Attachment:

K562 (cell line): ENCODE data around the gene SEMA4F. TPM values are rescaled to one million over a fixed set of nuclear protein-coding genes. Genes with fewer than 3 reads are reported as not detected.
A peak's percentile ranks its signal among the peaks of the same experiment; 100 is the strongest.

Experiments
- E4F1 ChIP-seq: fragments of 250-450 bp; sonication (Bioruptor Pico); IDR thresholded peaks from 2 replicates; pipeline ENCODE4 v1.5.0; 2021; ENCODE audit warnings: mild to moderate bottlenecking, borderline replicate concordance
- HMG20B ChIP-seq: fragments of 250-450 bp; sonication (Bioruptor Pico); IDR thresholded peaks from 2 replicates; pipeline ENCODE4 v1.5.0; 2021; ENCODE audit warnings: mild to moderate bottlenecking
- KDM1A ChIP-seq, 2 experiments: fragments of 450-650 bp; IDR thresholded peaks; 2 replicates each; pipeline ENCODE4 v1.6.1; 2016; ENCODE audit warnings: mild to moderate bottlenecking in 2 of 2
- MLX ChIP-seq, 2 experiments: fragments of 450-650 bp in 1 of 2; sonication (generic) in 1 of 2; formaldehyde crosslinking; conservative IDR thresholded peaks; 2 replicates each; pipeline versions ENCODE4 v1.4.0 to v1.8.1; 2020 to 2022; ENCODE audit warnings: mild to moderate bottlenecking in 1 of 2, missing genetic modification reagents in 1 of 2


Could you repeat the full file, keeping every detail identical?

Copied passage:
K562 (cell line): ENCODE data around the gene SEMA4F. TPM values are rescaled to one million over a fixed set of nuclear protein-coding genes. Genes with fewer than 3 reads are reported as not detected.
A peak's percentile ranks its signal among the peaks of the same experiment; 100 is the strongest.

Experiments
- E4F1 ChIP-seq: fragments of 250-450 bp; sonication (Bioruptor Pico); IDR thresholded peaks from 2 replicates; pipeline ENCODE4 v1.5.0; 2021; ENCODE audit warnings: mild to moderate bottlenecking, borderline replicate concordance
- HMG20B ChIP-seq: fragments of 250-450 bp; sonication (Bioruptor Pico); IDR thresholded peaks from 2 replicates; pipeline ENCODE4 v1.5.0; 2021; ENCODE audit warnings: mild to moderate bottlenecking
- KDM1A ChIP-seq, 2 experiments: fragments of 450-650 bp; IDR thresholded peaks; 2 replicates each; pipeline ENCODE4 v1.6.1; 2016; ENCODE audit warnings: mild to moderate bottlenecking in 2 of 2
- MLX ChIP-seq, 2 experiments: fragments of 450-650 bp in 1 of 2; sonication (generic) in 1 of 2; formaldehyde crosslinking; conservative IDR thresholded peaks; 2 replicates each; pipeline versions ENCODE4 v1.4.0 to v1.8.1; 2020 to 2022; ENCODE audit warnings: mild to moderate bottlenecking in 1 of 2, missing genetic modification reagents in 1 of 2